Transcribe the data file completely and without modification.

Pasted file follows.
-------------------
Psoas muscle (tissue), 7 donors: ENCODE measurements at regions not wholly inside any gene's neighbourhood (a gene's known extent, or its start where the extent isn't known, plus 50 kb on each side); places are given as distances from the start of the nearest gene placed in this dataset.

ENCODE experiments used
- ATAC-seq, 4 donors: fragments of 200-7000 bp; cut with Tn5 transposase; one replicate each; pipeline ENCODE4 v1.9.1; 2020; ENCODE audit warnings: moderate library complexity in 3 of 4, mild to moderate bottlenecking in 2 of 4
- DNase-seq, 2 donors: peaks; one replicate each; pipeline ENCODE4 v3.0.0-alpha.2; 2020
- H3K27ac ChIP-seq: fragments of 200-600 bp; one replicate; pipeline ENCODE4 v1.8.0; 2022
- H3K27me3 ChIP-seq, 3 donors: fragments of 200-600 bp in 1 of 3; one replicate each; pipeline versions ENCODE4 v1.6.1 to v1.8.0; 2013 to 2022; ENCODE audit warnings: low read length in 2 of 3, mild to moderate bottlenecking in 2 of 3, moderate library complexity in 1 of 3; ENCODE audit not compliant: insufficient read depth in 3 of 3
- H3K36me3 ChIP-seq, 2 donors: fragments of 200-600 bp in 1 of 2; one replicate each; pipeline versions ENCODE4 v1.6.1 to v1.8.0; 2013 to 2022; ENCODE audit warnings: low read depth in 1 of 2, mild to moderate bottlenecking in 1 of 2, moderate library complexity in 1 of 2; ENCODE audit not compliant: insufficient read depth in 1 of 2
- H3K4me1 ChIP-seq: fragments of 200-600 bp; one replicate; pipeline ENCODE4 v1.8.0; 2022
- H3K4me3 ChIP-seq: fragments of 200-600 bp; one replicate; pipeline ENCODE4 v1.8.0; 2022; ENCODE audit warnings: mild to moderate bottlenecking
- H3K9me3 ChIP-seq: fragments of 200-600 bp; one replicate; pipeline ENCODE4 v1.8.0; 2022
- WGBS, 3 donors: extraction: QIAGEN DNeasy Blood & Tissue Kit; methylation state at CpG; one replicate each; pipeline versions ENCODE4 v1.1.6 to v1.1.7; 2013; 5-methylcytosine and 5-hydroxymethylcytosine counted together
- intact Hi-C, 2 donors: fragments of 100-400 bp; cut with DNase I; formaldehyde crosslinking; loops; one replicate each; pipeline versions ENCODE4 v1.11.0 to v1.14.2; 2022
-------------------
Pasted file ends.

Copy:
Psoas muscle (tissue), 7 donors: ENCODE measurements at regions not wholly inside any gene's neighbourhood (a gene's known extent, or its start where the extent isn't known, plus 50 kb on each side); places are given as distances from the start of the nearest gene placed in this dataset.

ENCODE experiments used
- ATAC-seq, 4 donors: fragments of 200-7000 bp; cut with Tn5 transposase; one replicate each; pipeline ENCODE4 v1.9.1; 2020; ENCODE audit warnings: moderate library complexity in 3 of 4, mild to moderate bottlenecking in 2 of 4
- DNase-seq, 2 donors: peaks; one replicate each; pipeline ENCODE4 v3.0.0-alpha.2; 2020
- H3K27ac ChIP-seq: fragments of 200-600 bp; one replicate; pipeline ENCODE4 v1.8.0; 2022
- H3K27me3 ChIP-seq, 3 donors: fragments of 200-600 bp in 1 of 3; one replicate each; pipeline versions ENCODE4 v1.6.1 to v1.8.0; 2013 to 2022; ENCODE audit warnings: low read length in 2 of 3, mild to moderate bottlenecking in 2 of 3, moderate library complexity in 1 of 3; ENCODE audit not compliant: insufficient read depth in 3 of 3
- H3K36me3 ChIP-seq, 2 donors: fragments of 200-600 bp in 1 of 2; one replicate each; pipeline versions ENCODE4 v1.6.1 to v1.8.0; 2013 to 2022; ENCODE audit warnings: low read depth in 1 of 2, mild to moderate bottlenecking in 1 of 2, moderate library complexity in 1 of 2; ENCODE audit not compliant: insufficient read depth in 1 of 2
- H3K4me1 ChIP-seq: fragments of 200-600 bp; one replicate; pipeline ENCODE4 v1.8.0; 2022
- H3K4me3 ChIP-seq: fragments of 200-600 bp; one replicate; pipeline ENCODE4 v1.8.0; 2022; ENCODE audit warnings: mild to moderate bottlenecking
- H3K9me3 ChIP-seq: fragments of 200-600 bp; one replicate; pipeline ENCODE4 v1.8.0; 2022
- WGBS, 3 donors: extraction: QIAGEN DNeasy Blood & Tissue Kit; methylation state at CpG; one replicate each; pipeline versions ENCODE4 v1.1.6 to v1.1.7; 2013; 5-methylcytosine and 5-hydroxymethylcytosine counted together
- intact Hi-C, 2 donors: fragments of 100-400 bp; cut with DNase I; formaldehyde crosslinking; loops; one replicate each; pipeline versions ENCODE4 v1.11.0 to v1.14.2; 2022